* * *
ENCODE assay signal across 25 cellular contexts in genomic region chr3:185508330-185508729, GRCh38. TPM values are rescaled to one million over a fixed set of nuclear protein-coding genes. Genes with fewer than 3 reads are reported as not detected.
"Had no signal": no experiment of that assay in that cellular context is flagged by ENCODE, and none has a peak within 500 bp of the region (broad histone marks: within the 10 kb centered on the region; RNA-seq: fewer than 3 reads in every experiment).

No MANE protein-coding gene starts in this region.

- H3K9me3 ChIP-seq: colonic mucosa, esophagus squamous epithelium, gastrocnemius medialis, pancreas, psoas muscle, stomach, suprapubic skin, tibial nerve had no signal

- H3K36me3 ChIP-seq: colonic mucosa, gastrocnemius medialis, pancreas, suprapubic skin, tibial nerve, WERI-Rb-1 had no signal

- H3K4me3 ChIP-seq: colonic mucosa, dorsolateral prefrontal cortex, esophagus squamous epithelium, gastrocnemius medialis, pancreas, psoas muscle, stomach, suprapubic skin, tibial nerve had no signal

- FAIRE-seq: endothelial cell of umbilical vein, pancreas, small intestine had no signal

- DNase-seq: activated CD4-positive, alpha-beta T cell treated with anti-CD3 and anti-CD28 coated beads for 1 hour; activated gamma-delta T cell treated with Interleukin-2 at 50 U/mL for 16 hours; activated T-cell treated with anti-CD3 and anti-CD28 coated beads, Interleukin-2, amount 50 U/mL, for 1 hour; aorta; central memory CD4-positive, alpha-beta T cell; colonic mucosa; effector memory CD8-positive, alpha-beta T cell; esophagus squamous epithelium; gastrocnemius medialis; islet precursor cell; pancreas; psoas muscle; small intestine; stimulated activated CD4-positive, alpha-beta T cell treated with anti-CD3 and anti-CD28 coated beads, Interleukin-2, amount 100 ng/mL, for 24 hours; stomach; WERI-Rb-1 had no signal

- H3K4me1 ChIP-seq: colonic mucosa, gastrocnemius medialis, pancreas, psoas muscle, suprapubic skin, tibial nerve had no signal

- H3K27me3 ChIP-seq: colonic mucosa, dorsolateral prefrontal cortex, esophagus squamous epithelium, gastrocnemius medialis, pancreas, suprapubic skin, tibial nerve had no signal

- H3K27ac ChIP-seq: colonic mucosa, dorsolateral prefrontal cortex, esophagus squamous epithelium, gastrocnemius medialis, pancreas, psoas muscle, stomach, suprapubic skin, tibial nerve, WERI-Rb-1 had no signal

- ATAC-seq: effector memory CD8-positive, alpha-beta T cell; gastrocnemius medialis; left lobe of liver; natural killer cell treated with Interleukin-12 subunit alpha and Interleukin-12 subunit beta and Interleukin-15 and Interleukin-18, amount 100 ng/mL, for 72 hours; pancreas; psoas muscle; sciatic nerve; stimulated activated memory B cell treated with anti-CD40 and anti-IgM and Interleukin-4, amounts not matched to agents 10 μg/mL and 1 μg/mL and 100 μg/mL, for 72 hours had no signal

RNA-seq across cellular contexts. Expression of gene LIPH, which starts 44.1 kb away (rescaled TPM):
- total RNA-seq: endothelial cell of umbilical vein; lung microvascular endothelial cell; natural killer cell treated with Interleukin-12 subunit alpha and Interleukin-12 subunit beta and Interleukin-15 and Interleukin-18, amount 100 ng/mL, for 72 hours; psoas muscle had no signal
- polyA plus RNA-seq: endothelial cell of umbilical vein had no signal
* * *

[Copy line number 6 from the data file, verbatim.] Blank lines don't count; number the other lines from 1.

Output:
- H3K4me3 ChIP-seq: colonic mucosa, dorsolateral prefrontal cortex, esophagus squamous epithelium, gastrocnemius medialis, pancreas, psoas muscle, stomach, suprapubic skin, tibial nerve had no signal